The coronavirus (COVID-19) pandemic has created massive change and concern for employers and employees across the world. Even as businesses reopen and employees return to their new normal, the risk of becoming exposed to and ill with COVID-19 is still present. When an employee reports they have COVID-19, employers are faced with the difficult task of determining whether the employee’s illness is work-related.
This HR Insights piece will provide an overview of how employers can determine when a COVID-19 case is work-related, OSHA requirements for reporting illness and best practices for responding to an employee’s positive COVID-19 test. As is the case with all inherently legal issues, employers are strongly recommended to seek the guidance of legal counsel when faced with any of the claims discussed herein. This article should not be considered legal advice.
The Occupational Safety and Health Act (the Act) requires employers to report and record work-related injuries and illnesses. OSHA has indicated that COVID-19 infections are recordable injuries if they are work-related and they meet the Act’s recording criteria. Recording requirements apply only to employers with more than 10 employees who are not in an exempt, low-risk industry.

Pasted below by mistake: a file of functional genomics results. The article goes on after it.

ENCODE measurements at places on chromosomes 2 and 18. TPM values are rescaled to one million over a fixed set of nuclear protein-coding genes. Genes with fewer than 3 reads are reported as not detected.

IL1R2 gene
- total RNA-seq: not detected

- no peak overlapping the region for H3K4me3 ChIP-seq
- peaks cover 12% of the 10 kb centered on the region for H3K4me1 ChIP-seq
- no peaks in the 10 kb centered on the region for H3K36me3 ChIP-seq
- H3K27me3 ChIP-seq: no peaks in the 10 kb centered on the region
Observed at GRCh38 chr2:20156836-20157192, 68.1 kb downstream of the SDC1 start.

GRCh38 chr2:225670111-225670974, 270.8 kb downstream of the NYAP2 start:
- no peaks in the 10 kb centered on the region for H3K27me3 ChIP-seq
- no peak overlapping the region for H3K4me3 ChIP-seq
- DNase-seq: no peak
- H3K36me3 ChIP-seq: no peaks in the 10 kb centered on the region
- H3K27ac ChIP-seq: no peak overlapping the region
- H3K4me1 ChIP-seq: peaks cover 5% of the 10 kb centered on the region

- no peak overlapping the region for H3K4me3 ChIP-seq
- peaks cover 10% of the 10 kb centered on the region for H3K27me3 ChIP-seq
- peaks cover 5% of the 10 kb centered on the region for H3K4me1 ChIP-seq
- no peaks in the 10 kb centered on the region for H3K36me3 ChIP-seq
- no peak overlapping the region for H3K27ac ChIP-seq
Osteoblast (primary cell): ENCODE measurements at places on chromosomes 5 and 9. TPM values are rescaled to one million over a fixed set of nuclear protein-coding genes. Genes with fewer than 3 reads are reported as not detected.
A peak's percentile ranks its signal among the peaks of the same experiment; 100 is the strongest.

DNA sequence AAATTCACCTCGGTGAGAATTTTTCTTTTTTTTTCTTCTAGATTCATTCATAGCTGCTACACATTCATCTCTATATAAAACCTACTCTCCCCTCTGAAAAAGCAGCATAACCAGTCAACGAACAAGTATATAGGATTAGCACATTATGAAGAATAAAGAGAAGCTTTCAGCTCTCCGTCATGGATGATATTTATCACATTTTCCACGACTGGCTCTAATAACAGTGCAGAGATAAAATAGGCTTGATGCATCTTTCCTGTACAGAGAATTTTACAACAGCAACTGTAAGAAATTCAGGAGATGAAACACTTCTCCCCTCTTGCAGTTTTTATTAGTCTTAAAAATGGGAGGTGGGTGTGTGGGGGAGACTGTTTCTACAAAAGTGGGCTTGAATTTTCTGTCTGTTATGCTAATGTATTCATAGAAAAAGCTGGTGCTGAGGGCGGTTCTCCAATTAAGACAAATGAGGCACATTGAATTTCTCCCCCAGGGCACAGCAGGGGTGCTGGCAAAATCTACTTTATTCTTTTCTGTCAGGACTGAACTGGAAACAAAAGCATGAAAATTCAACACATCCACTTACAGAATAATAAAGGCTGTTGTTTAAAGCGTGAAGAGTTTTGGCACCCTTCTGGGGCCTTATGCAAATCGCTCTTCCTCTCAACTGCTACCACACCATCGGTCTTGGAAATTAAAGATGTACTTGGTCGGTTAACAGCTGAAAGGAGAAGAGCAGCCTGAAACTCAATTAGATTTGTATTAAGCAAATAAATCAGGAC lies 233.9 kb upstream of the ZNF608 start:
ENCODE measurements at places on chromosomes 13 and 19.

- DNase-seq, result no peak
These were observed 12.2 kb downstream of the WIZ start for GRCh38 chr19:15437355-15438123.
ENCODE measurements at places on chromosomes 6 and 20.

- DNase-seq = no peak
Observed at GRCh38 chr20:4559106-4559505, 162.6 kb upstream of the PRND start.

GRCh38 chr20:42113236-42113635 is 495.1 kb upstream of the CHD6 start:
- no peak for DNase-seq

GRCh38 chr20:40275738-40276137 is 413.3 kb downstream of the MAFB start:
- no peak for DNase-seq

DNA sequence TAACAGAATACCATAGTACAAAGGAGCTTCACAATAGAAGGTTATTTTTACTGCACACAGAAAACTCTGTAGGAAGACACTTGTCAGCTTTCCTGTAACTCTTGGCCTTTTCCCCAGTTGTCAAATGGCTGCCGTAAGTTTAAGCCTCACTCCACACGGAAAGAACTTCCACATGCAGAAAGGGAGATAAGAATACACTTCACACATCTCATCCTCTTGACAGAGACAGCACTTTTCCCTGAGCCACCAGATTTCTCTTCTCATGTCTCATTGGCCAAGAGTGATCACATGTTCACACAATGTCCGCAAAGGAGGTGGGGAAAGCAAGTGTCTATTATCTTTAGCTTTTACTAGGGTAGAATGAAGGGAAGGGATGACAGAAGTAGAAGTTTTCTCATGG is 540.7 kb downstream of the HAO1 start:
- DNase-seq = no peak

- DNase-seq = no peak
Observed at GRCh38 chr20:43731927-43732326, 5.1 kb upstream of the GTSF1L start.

In addition, employers must report incidents that result in an employee’s fatality within eight hours. Incidents that result in inpatient hospitalization, amputation or loss of an eye must be reported within 24 hours.
OSHA Guidance on Work-relatedness
An injury or illness is work-related if an event or exposure in the work environment either caused or contributed to the resulting condition or significantly aggravated a preexisting injury or illness. Work-relatedness is presumed for events or exposures in the work environment.
Unfortunately, because the coronavirus is so widespread, determining whether an employee’s illness is work-related can be difficult and should be evaluated on a case-by-case basis. Employers can conduct the following activities when an employee reports a positive COVID-19 diagnosis:
Ask how the employee believes they were exposed to the coronavirus.
Ask employees about their work-related activities.
Ask employees about their out-of-work activities, while being sure to respect their privacy.
Conduct a review of the employee’s work environment to identify potential COVID-19 exposure.